Earl Scruggs' Banjo Part of Country Hall of Fame Exhibit
The "Precious Jewels" display is part of the Nashville museum's core exhibition, Sing Me Back Home: A Journey Through Country Music. It spotlights a handful of seminal instruments upon which much of the foundation of American music was created. Other Gibson instruments on display as include Mother Maybelle Carter's Gibson L-5 guitar and Bill Monroe's Gibson F-5 mandolin.
The Granada was acquired by Scruggs in a trade with Don Reno in the late 1940s, and he used it on the 1949 recording of his composition "Foggy Mountain Breakdown" by Lester Flatt, Earl Scruggs & the Foggy Mountain Boys. The song was a showcase for Scruggs' astonishing dexterity. He continued to use the Granada on the road and in the studio with Flatt & Scruggs and the Earl Scruggs Revue, and he played it for the rest of his life.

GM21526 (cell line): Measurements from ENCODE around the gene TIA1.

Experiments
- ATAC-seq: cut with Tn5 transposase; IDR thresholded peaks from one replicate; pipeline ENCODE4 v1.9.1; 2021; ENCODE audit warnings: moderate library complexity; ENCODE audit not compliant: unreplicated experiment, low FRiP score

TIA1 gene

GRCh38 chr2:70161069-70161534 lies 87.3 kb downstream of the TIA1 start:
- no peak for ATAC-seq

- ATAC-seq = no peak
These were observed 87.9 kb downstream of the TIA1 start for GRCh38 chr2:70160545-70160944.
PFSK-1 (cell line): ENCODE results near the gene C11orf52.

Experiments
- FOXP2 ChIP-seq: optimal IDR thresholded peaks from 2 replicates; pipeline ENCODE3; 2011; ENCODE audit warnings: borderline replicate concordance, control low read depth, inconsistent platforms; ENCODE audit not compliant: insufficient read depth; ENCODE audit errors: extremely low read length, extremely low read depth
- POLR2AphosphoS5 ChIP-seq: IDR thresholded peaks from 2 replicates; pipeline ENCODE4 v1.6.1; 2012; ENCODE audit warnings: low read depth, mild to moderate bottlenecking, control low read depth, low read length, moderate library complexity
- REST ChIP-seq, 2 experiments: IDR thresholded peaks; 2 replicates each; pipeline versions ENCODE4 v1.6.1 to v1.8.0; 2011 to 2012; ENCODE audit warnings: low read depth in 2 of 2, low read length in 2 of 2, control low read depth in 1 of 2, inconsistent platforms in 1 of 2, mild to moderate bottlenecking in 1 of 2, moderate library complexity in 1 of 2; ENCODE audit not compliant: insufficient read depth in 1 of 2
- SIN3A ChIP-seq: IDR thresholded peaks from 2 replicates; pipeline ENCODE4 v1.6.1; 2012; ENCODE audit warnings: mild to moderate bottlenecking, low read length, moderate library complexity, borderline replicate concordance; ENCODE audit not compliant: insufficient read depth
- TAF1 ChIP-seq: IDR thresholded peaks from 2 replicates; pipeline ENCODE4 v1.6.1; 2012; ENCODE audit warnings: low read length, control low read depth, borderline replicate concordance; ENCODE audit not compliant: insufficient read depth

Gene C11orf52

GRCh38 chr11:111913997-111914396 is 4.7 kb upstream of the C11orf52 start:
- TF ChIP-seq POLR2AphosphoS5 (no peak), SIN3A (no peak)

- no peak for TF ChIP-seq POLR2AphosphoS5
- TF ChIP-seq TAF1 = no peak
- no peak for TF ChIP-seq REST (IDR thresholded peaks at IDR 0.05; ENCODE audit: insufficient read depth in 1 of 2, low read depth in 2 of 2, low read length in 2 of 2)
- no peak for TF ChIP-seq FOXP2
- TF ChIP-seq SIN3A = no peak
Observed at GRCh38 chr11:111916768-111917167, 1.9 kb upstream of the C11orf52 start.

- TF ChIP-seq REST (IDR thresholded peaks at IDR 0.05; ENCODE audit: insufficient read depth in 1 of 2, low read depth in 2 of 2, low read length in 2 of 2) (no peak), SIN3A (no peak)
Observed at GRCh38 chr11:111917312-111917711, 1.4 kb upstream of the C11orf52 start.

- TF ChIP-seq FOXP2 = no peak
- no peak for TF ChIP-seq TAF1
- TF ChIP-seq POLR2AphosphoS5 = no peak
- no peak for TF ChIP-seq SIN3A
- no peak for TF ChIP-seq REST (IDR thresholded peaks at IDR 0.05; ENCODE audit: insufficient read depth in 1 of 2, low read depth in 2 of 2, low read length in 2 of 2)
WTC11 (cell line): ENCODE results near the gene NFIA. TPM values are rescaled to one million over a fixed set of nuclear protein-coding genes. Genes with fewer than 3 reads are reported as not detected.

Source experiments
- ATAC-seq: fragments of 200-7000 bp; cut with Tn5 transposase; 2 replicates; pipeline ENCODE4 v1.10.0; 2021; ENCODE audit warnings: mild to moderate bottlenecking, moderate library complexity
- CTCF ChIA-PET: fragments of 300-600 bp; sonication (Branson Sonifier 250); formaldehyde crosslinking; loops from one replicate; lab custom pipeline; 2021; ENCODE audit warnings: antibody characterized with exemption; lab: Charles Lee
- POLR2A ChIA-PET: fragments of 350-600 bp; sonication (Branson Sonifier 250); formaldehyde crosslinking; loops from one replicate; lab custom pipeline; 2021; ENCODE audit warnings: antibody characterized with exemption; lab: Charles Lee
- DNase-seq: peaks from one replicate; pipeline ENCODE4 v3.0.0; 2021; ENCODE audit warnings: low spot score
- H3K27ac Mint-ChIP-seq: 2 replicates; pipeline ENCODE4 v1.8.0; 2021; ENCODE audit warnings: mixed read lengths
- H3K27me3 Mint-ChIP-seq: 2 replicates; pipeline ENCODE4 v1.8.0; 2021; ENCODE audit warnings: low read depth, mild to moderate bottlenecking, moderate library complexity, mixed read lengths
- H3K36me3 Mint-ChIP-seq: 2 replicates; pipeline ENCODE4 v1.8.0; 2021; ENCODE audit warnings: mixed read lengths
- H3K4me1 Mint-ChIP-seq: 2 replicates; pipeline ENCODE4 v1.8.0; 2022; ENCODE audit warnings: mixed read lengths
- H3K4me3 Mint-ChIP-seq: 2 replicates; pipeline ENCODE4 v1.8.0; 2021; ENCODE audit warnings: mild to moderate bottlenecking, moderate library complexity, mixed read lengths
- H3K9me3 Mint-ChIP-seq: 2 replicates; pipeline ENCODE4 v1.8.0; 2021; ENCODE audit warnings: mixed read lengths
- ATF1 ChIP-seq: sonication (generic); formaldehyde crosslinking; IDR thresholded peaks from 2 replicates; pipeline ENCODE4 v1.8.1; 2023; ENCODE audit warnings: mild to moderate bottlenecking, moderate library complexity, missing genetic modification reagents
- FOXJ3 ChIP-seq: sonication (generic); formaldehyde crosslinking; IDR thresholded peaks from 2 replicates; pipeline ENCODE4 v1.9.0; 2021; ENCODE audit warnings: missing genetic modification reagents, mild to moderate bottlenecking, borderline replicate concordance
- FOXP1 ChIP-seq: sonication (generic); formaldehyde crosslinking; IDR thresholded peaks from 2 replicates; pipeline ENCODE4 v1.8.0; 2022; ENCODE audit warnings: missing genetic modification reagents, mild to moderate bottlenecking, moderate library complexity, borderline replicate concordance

Over the years, modifications and repairs to Scruggs' favorite banjo included refitting it with nickel-plated hardware, replacing a warped neck, and adding cam-style "Scruggs tuners" to the peghead that were subsequently replaced by mechanical D-tuners. In 1988, Gibson restored the Granada's resonator to its original sunburst finish and installed a curly maple neck in the style of the original. more on this story
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